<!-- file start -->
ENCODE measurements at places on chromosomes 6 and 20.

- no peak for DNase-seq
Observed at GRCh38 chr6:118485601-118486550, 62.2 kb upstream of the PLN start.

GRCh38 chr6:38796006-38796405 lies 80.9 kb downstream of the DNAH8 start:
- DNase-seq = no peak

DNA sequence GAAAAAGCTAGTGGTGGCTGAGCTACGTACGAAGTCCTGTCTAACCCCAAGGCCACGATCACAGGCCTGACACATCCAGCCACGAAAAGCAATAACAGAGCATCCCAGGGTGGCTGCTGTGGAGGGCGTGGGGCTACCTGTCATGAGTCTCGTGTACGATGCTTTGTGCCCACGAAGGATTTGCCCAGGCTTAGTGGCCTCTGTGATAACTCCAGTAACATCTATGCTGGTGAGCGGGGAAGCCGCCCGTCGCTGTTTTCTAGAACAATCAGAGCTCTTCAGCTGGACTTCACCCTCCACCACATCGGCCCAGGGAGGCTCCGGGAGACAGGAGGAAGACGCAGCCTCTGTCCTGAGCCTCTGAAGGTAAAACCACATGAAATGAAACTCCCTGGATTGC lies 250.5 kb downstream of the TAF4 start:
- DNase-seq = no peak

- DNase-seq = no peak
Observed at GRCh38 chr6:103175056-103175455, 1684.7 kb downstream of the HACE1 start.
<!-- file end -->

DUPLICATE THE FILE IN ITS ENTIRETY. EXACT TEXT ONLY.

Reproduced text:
ENCODE measurements at places on chromosomes 6 and 20.

- no peak for DNase-seq
Observed at GRCh38 chr6:118485601-118486550, 62.2 kb upstream of the PLN start.

GRCh38 chr6:38796006-38796405 lies 80.9 kb downstream of the DNAH8 start:
- DNase-seq = no peak

DNA sequence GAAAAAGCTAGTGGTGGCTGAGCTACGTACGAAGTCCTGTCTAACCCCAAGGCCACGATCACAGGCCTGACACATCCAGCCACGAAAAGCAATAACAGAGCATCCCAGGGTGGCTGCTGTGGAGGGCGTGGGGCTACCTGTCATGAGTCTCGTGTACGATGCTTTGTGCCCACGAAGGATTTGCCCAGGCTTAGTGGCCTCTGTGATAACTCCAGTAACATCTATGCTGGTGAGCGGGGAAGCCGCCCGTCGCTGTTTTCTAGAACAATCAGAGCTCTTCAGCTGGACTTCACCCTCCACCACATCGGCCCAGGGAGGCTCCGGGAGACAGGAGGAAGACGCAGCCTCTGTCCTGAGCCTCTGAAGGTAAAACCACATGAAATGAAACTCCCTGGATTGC lies 250.5 kb downstream of the TAF4 start:
- DNase-seq = no peak

- DNase-seq = no peak
Observed at GRCh38 chr6:103175056-103175455, 1684.7 kb downstream of the HACE1 start.